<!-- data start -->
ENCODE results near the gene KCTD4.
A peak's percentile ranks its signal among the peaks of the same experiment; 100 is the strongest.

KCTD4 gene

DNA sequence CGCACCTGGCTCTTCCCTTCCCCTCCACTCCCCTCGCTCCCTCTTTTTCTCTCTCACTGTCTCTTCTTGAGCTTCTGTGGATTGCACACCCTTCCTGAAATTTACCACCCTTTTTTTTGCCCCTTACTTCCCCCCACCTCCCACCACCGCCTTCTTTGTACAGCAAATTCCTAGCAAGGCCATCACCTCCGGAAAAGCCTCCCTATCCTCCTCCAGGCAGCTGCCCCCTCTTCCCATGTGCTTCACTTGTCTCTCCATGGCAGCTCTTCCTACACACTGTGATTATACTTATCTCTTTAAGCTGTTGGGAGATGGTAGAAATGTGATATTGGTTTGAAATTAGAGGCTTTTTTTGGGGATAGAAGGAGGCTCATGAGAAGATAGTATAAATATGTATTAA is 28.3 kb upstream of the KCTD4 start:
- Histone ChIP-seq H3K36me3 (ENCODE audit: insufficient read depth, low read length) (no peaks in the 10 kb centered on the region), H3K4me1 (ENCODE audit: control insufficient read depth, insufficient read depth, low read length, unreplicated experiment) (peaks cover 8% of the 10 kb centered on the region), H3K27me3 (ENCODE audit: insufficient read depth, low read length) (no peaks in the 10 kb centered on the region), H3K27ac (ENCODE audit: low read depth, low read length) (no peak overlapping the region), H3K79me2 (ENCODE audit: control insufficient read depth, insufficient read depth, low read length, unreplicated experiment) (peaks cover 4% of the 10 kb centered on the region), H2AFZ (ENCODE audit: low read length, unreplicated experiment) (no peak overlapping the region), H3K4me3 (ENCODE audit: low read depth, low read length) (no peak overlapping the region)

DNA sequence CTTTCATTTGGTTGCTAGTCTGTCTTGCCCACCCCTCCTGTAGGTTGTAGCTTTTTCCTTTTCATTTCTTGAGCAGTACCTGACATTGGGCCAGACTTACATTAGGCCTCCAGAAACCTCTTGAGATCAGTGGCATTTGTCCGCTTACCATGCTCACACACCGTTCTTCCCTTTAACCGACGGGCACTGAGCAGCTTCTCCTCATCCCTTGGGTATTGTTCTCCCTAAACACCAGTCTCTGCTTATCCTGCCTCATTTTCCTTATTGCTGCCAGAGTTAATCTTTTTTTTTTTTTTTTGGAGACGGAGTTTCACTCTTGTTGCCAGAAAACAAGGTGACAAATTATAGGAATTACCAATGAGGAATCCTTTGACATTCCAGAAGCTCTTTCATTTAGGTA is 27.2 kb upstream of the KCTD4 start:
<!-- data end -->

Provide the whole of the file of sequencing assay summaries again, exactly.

ENCODE results near the gene KCTD4.
A peak's percentile ranks its signal among the peaks of the same experiment; 100 is the strongest.

KCTD4 gene

DNA sequence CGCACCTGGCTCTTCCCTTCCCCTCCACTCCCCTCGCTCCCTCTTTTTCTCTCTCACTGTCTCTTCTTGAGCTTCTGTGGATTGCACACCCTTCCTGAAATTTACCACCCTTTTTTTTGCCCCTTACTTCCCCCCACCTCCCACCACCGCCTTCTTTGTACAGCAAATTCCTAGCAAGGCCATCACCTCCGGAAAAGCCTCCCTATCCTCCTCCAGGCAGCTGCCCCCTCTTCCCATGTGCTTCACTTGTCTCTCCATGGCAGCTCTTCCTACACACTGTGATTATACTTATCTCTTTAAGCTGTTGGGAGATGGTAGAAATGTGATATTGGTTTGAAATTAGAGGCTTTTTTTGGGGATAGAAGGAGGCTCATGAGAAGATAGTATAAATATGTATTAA is 28.3 kb upstream of the KCTD4 start:
- Histone ChIP-seq H3K36me3 (ENCODE audit: insufficient read depth, low read length) (no peaks in the 10 kb centered on the region), H3K4me1 (ENCODE audit: control insufficient read depth, insufficient read depth, low read length, unreplicated experiment) (peaks cover 8% of the 10 kb centered on the region), H3K27me3 (ENCODE audit: insufficient read depth, low read length) (no peaks in the 10 kb centered on the region), H3K27ac (ENCODE audit: low read depth, low read length) (no peak overlapping the region), H3K79me2 (ENCODE audit: control insufficient read depth, insufficient read depth, low read length, unreplicated experiment) (peaks cover 4% of the 10 kb centered on the region), H2AFZ (ENCODE audit: low read length, unreplicated experiment) (no peak overlapping the region), H3K4me3 (ENCODE audit: low read depth, low read length) (no peak overlapping the region)

DNA sequence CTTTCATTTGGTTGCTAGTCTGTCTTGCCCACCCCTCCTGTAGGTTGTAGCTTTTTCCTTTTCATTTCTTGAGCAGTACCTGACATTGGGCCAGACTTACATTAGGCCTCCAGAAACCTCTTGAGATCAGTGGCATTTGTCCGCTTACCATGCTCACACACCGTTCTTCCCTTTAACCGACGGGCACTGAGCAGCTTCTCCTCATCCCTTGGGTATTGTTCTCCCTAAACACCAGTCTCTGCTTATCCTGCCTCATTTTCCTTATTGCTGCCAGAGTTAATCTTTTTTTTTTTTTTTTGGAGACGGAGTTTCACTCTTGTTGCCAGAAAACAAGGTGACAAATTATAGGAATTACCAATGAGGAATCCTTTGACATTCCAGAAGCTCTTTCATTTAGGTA is 27.2 kb upstream of the KCTD4 start: